The repercussions need only be listed. Israel’s ground forces lost their close air support. Egyptian forces, out of Israeli artillery ranged, moved freely over the battlefield. Yet, Egyptian aircraft could drop their ordnance on Jewish positions without reprisal.

Israel did not give up, and air operations continued. Between the 6th and the 13th, Israeli pilots flew over 2,500 sorties against Egypt: 70 percent against ground forces, 6 percent against airfields, 15 percent against SAM positions, and 9 percent against Port Said. However, aircraft losses continued at catastrophic rates. Some days these losses surpassed the fixed-wing air assets in the 1st Marine Brigade.

A large tank battle along the Suez began on 14 October. It proved to be a turning point in the war. The ensuing action forced the Egyptians to leave their air defense barrier, and the Israeli Air Force began to work. Smart bombs, ASMs, accounted for over 50 Egyptian tank kills. Israeli artillery cut gaps in the Arab’s ADB giving the IAF more room to work.

On 16 October, Gen Sharon’s Israeli Task Force crossed the Suez to attack artillery and SAM launch positions near Deversoir. By the 19th the Israeli air-ground team was at work. Sharon’s men had destroyed 10 SAM launch sites, and with a gap created in the Egyptian lines, the IAF stepped up its efforts. With some breathing room and tactics derived at great cost, their pilots shut down 26 more SAM sites. As this penetration into the ADB widened, Egypt’s 3rd Army was forced to fight without its air defense umbrella. Faced with Israeli smart bombs, the 3rd Army was required to widen the distance between its vehicles from 50 to 300 yards thus diluting Egyptian ground combat power and aided Sharon’s maneuver on the ground. Working together, the Israeli air-ground team achieved the mission: the 3rd Army was soon encircled.

Over a 7-day period, 2,500 Egyptian sorties were flown near the Deversoir breach in an attempt to close the gap. But Egypt did not use FACs. This caused the Arab pilots to drop their ordnance on the obvious targets on the open ground rather than on more lucrative, camouflaged targets. The MIG-21’s bomb load was relatively small. This decreased accuracy and firepower of the Egyptian Air Force was further reduced by the threat from Israeli fighter aircraft. Israel had gained air superiority.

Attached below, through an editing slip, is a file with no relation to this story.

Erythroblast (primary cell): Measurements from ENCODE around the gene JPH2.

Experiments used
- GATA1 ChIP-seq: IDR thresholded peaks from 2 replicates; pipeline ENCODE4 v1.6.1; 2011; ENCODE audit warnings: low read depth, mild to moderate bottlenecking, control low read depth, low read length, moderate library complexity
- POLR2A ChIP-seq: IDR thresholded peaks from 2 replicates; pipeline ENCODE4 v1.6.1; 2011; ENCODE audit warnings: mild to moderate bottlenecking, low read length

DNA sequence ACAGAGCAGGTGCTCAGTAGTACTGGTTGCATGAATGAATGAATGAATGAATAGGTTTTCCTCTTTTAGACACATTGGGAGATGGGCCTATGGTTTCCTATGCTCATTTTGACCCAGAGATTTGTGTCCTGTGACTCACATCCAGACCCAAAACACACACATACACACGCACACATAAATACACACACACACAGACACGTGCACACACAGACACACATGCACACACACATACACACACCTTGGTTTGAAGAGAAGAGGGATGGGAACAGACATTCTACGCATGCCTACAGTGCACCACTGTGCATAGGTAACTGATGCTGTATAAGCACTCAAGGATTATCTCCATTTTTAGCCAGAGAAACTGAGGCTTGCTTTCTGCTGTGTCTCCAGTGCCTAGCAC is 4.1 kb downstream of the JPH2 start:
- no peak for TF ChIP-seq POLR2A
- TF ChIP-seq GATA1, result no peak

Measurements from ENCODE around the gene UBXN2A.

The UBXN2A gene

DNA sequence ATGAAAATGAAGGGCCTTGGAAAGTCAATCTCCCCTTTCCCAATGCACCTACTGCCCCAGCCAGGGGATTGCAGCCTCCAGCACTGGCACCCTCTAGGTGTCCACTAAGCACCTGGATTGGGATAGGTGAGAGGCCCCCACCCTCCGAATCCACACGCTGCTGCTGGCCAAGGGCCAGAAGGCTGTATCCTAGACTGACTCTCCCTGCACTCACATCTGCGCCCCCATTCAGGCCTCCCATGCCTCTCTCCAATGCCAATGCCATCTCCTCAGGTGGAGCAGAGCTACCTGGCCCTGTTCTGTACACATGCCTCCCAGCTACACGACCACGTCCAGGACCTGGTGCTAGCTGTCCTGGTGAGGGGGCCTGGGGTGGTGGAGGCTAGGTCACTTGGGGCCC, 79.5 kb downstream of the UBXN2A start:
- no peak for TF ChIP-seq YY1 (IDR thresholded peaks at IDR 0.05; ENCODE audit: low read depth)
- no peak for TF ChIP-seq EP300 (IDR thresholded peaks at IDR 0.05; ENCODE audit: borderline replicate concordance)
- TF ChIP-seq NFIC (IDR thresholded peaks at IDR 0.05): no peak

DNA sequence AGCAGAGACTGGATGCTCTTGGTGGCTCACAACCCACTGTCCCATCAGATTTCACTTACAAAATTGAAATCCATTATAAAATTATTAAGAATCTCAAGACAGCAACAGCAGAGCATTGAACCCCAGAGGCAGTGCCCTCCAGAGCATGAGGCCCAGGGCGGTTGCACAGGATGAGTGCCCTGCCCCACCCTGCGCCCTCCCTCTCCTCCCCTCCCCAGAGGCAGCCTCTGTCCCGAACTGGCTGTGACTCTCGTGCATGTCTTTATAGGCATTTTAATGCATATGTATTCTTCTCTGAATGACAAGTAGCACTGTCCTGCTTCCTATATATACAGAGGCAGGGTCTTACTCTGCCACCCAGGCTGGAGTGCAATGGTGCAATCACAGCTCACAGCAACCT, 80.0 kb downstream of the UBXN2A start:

If we examine the definition of air superiority according to JCS Pub-1, the key phrases are, “. . . conduct of operations . . . at a given time and place without prohibitive interference by the opposing force.”

Prohibitive interference is a nice term for enemy actions that would result in the failure of our mission. Let’s try to imagine ourselves in the Israeli Army near the Suez on 6 October. We make a call for close air support on a small enemy mechanized force heading towards our position. Our mission is to thwart the attack and drive them off the east bank. Expecting F-4s on the scene any moment, boom! We are bombed by two SU-7s and they are setting up for multiple strafing runs. We call for fighter aircraft but are told instead that Egypt’s surface-to-air defenses won’t allow them to operate over our position. Can we afford this prohibitive interference in the future?